The primary ingredient in chocolate is cacao, a bean that grows in the South American rain forest. Most commercial chocolate goes through a roasting process. Raw chocolate has not been roasted, so consumers of raw chocolate are eating raw cacao with a few additional ingredients to hold it together. Though raw chocolate is high in vitamin C, as well as minerals such as magnesium and iron, it has been known to have adverse health effects.
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The cacao bean, like the coffee bean, contains caffeine. In raw chocolate, the caffeine content is higher than in processed, roasted chocolate. Caffeine raises anxiety levels in many consumers and speeds up the heart rate. It provides short energy bursts that are often accompanied by notable decreases in energy levels. Individuals who consume raw chocolate before bed may have trouble sleeping. In addition, caffeine is an addictive substance. Consumers who become used to consuming caffeine through chocolate may need to eat correspondingly larger amounts to avoid the drowsiness of caffeine withdrawal.
According to holistic self-help author Cynthia Perkins, chocolate commonly contains traces of insect and rodent fecal matter. The Food and Drug Administration in the United States permits up to 16 insect fragments and one rodent hair per chocolate bar. It also allows 10 milligrams of rodent droppings in every pound of cacao beans, and 75 insect fragments for every three tablespoons of chocolate powder. The commercial chocolate roasting process eliminates most diseases and parasites that could spread through these trace amounts of unsanitary organic matter, but consumers of raw chocolate are more susceptible to adverse effects.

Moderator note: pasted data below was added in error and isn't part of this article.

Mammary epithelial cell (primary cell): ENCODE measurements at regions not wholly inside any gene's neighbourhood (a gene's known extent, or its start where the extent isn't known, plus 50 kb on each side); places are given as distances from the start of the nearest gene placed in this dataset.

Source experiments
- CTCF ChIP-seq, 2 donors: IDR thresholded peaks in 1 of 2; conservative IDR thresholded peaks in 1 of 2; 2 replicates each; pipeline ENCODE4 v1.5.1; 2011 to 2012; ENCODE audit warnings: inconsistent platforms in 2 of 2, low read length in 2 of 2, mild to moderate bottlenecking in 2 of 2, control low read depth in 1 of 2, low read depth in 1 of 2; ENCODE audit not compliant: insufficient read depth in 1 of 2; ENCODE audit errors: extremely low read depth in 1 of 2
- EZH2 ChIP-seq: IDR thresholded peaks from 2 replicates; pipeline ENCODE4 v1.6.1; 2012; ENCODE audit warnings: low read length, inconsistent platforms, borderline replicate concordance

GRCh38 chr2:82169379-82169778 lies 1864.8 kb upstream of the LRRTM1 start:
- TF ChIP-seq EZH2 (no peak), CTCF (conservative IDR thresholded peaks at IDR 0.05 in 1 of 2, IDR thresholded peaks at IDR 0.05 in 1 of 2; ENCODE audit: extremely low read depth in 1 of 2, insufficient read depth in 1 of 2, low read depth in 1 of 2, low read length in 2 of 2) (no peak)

Toxicity to Dogs
The presence of a stimulant called theobromine makes chocolate toxic to dogs, according to the online magazine Dog Owner's Digest. Theobromine occurs naturally in the cacao bean and affects a dog's central nervous system. A dog that eats too much chocolate will display symptoms such as vomiting, excessive urination or hyperactivity. More serious symptoms can include an irregular heartbeat, seizures and death. The cacao content is more concentrated in raw chocolate than in milk chocolate, so a few grams of raw chocolate would be more dangerous to a dog than the equivalent amount of milk chocolate.
Extremely high doses of raw cacao can produce hallucinogenic effects similar to LSD, according to nutritionist and author Frederic Patenaude. Though the average person would have to consume about 40 of the bitter cacao beans to feel this effect, this is not an exceptional amount. According to the California Academy of Arts and Sciences, which hosted an exhibition honoring chocolate in 2005, it only takes 30 to 50 cacao beans to produce seven milk chocolate bars or two dark chocolate bars.